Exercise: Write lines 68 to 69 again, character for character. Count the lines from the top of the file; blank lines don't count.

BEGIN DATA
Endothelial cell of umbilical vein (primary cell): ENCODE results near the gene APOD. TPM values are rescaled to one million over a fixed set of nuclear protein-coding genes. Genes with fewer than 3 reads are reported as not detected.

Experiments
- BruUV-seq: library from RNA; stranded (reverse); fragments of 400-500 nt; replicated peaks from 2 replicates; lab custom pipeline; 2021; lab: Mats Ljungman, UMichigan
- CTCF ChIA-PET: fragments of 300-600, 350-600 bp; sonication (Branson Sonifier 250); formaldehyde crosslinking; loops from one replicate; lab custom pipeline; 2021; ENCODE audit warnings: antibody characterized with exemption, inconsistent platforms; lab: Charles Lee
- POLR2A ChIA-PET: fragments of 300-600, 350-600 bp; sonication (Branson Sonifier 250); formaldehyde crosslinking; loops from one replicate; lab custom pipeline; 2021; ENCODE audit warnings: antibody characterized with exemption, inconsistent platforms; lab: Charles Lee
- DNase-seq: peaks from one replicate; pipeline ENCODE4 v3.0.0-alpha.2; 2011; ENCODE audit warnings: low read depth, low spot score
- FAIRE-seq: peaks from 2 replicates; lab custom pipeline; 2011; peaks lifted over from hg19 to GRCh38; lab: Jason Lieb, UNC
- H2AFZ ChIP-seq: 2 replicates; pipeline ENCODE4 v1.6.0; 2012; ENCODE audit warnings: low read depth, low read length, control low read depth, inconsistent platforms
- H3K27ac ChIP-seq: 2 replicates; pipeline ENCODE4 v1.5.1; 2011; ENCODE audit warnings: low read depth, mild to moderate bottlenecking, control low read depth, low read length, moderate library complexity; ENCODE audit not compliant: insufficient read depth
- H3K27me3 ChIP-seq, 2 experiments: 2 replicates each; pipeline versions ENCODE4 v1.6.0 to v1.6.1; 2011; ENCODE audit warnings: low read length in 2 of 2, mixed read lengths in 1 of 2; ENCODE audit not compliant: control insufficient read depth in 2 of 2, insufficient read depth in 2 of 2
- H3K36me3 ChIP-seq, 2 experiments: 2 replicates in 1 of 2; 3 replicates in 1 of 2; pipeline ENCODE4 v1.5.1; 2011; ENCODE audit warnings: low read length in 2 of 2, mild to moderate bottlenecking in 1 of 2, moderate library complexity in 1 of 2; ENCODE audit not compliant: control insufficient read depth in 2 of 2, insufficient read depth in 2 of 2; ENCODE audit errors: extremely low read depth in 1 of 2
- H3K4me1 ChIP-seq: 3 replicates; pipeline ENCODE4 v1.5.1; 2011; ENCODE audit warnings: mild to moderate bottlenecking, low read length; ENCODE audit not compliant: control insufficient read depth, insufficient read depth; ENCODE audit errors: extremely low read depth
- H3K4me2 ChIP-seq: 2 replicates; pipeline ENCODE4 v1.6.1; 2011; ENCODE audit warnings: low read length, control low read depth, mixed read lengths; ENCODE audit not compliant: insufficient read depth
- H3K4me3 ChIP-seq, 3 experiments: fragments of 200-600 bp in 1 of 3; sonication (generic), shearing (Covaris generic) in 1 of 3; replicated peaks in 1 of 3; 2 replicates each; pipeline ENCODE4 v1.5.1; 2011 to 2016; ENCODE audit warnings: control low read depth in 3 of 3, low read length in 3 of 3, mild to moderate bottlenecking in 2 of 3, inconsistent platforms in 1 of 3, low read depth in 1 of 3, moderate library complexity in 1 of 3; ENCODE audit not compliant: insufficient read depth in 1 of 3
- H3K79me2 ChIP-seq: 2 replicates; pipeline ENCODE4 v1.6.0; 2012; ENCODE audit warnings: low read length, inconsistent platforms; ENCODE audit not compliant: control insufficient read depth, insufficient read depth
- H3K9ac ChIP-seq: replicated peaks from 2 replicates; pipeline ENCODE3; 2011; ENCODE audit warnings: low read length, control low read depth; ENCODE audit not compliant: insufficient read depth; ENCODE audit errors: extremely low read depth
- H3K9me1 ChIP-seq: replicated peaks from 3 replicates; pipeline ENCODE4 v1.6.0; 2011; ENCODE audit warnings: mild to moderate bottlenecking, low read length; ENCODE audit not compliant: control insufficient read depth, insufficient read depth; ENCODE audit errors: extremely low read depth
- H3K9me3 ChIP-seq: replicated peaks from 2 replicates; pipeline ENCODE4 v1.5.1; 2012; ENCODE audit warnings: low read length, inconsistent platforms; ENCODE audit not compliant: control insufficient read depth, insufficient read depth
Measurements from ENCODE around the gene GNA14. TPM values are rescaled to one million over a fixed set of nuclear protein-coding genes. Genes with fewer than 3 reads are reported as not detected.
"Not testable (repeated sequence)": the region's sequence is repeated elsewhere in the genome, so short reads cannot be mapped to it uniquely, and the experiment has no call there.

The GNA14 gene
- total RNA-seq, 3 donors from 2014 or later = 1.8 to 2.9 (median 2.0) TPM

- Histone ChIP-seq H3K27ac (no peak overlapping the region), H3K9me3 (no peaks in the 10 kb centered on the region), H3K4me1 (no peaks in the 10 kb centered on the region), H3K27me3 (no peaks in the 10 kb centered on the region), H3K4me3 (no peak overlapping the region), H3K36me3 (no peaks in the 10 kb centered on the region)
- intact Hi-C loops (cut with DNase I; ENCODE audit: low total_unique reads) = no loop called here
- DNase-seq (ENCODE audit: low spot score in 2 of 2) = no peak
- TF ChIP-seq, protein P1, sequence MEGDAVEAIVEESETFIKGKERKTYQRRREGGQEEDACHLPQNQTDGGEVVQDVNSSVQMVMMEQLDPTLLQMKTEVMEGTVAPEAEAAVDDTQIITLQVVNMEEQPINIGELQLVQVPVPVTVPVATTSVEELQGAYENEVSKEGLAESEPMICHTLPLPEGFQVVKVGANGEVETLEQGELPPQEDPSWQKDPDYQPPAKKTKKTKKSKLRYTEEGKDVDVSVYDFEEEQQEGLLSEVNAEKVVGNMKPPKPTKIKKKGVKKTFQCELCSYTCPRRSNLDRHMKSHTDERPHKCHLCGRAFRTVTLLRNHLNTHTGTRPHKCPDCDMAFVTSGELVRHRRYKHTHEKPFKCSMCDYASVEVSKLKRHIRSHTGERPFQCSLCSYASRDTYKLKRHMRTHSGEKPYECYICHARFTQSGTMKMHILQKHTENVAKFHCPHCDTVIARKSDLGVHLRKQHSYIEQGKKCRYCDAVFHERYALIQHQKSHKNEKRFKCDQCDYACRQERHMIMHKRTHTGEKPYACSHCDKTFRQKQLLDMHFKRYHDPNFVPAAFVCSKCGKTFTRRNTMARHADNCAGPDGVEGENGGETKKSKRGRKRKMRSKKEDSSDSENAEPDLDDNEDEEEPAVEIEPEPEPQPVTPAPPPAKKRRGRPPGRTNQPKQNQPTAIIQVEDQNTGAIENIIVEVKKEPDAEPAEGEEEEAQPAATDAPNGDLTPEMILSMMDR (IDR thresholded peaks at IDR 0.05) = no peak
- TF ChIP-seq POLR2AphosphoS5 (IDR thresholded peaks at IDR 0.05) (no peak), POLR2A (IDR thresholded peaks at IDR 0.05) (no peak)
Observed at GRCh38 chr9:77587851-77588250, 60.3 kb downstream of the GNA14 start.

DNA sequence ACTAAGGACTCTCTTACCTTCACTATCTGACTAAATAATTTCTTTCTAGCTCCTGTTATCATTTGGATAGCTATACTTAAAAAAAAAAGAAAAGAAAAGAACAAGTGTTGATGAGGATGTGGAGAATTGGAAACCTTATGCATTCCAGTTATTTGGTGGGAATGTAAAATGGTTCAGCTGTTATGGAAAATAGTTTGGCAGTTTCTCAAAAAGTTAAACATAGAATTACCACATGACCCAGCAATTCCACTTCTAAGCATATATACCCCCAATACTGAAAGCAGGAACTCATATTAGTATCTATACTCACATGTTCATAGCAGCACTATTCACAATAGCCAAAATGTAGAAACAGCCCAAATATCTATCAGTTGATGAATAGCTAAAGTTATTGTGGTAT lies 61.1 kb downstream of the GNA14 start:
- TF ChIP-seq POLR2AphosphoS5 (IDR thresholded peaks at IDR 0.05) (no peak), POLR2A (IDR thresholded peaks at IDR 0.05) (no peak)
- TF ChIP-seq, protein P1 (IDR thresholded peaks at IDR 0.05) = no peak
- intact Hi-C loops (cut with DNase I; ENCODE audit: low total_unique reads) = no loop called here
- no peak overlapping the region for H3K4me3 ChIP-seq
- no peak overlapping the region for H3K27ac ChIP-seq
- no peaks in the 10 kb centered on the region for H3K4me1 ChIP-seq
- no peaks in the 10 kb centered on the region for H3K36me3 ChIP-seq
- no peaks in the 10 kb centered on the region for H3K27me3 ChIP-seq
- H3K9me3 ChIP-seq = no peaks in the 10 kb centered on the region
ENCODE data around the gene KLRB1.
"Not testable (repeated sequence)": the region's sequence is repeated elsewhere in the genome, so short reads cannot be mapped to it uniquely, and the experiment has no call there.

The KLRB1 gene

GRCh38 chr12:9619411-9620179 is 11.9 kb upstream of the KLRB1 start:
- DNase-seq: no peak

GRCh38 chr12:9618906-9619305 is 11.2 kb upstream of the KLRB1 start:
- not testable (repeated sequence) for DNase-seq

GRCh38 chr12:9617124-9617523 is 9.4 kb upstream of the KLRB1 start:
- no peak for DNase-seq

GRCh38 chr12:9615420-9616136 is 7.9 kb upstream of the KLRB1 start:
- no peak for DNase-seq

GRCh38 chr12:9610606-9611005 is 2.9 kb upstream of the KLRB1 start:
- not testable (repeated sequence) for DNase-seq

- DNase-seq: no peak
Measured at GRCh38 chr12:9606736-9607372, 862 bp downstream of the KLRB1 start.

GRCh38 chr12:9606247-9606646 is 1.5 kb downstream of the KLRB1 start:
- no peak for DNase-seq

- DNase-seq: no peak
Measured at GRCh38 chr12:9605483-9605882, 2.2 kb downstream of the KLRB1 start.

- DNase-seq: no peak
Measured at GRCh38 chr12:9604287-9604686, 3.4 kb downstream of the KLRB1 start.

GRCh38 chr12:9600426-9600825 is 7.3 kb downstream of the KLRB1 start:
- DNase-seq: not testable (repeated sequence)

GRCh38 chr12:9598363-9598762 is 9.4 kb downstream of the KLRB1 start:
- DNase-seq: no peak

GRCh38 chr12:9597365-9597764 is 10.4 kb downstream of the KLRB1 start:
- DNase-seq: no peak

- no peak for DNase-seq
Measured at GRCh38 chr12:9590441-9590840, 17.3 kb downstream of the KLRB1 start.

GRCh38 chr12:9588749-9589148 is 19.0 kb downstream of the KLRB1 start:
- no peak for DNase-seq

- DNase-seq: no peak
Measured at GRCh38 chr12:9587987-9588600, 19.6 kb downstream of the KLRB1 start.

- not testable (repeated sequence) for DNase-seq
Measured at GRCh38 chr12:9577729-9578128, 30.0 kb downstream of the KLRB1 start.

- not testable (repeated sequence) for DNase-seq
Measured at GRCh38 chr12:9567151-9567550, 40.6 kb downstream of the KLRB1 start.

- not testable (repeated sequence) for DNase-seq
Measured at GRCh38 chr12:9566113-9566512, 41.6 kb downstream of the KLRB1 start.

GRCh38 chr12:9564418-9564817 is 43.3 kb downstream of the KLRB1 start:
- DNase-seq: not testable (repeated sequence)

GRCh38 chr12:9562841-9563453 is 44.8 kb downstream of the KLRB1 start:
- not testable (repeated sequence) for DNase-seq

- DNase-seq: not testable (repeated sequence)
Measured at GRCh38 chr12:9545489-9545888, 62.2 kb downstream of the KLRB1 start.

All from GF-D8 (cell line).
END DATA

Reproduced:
GRCh38 chr12:9588749-9589148 is 19.0 kb downstream of the KLRB1 start:
- no peak for DNase-seq